According to the poll, only 10 percent of the state’s residents claim to have used marijuana since retail stores opened up for business on New Year’s Day. Overall, 51 percent of Coloradans said they have tried marijuana at some point in their lives, the exact same figure as a poll released by Quinnipiac in August of 2013 and an indication that retail accessibility isn’t tempting those who have never tried the drug.
Even outside of retail sales, the poll paints a picture of a state whose residents aren’t really interested in using marijuana despite it being legal, but they don’t mind if others do. Just “17 percent of Colorado voters say it is ‘very likely’ or ‘somewhat likely’ they would try marijuana brownies if someone brought them to a gathering,” with 70 percent saying they would be “very unlikely” to try the brownies. However, 73 percent of respondents said that it would not bother them if one of their neighbors was growing marijuana in their homes.
There are still other ways the poll revealed a highly nuanced view of marijuana within the state. When asked if they think that “the legalization of marijuana for recreational use in Colorado” has been good or bad for Colorado's national image, 51 percent of respondents said they believed that it was bad, with 38 percent saying good. Nevertheless, when asked if they “support or oppose” the law, 58 percent of Coloradans said they supported it, up from the 54 percent who said they were in support of it last August.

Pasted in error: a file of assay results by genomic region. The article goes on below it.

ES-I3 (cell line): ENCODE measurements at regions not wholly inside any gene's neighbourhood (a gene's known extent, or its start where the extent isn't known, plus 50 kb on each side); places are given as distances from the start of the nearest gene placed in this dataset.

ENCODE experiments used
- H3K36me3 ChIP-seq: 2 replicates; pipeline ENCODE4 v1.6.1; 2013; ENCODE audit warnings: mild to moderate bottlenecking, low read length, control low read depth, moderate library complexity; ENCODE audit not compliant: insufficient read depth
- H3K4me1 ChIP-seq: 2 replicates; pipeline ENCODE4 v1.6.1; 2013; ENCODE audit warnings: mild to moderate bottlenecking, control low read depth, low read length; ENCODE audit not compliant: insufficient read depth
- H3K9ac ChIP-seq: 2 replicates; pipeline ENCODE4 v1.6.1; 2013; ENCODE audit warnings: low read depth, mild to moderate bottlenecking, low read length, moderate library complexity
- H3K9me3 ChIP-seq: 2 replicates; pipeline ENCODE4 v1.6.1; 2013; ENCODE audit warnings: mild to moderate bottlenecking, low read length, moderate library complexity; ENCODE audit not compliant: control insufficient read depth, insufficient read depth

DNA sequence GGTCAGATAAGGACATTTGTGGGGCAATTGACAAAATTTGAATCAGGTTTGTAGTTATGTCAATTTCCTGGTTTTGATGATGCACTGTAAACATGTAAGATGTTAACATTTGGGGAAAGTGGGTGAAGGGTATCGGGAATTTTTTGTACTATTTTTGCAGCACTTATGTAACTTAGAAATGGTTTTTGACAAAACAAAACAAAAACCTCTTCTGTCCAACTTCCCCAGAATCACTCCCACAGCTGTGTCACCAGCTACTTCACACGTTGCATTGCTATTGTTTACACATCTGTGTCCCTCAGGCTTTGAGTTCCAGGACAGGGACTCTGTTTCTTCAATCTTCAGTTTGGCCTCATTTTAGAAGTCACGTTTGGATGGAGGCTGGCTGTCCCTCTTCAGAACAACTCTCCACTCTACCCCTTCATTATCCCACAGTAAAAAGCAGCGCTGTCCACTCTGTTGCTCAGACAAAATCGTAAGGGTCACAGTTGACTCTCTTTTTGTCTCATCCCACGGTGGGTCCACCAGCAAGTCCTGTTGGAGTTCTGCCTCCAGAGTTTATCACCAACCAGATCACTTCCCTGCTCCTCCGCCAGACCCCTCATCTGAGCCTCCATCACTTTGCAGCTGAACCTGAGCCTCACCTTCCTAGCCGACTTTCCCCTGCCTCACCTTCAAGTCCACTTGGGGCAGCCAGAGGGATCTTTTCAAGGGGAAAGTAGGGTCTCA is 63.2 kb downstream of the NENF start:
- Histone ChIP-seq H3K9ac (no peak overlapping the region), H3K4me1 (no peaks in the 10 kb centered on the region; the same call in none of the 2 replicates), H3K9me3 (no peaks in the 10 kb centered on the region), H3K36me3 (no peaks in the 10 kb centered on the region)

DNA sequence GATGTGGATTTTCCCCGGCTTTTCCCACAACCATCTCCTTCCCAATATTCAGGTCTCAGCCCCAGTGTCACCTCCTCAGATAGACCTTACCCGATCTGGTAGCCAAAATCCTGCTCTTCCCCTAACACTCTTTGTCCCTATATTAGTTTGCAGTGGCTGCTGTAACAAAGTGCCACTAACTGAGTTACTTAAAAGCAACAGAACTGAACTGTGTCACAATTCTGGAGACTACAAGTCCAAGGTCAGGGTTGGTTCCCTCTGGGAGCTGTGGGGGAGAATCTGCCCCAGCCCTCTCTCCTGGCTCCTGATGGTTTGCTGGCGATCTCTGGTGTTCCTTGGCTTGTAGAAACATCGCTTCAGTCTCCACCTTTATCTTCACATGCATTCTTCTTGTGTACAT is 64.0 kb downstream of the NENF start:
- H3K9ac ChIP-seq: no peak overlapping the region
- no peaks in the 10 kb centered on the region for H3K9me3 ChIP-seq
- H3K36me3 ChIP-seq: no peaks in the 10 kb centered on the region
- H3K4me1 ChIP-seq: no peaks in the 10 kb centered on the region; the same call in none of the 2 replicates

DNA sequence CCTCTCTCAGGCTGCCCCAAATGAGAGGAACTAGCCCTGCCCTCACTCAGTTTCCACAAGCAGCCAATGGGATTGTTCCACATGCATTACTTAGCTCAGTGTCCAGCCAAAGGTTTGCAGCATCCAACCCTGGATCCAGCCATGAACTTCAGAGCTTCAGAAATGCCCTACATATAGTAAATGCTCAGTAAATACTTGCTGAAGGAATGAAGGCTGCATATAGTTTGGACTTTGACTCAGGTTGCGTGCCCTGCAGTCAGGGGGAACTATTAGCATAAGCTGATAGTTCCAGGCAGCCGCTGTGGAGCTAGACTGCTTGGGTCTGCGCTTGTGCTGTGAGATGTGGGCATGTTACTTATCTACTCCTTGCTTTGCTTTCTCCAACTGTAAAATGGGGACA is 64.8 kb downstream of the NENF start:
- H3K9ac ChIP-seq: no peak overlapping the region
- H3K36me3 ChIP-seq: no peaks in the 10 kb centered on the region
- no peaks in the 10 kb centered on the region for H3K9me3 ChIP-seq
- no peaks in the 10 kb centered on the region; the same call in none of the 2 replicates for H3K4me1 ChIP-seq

As indicated in other recent polls about attitudes toward marijuana, the issue is largely split along age demographics. The poll divided respondents into four different age groups, 18-29, 30-49, 50-64 and 65+. Although the number of those who said they’ve tried marijuana in their lifetime stays remarkably consistent over the first three demographics (59, 57, and 58 percent, respectively), it drops to just 26 percent for those over the age of 65. Likewise, the youngest group was more than three times as likely to have sampled legal pot since January (27 percent) than the next group (8 percent of those between 30-49).
Political affiliation was also a major factor in attitudes. 76 percent of Democrats and 55 percent of independents said they support the pot law, with 57 percent of Republicans saying they opposed it. The contrast was even more stark on the image question, with 73 percent of Republicans saying it hurt the perception of Colorado, while 57 percent of Democrats said it was actually good for the state’s national image.
According to the news release, “Quinnipiac University surveyed 1,139 registered voters” between Jan. 29 and Feb. 2. The margin of error is +/- 2.9 percentage points.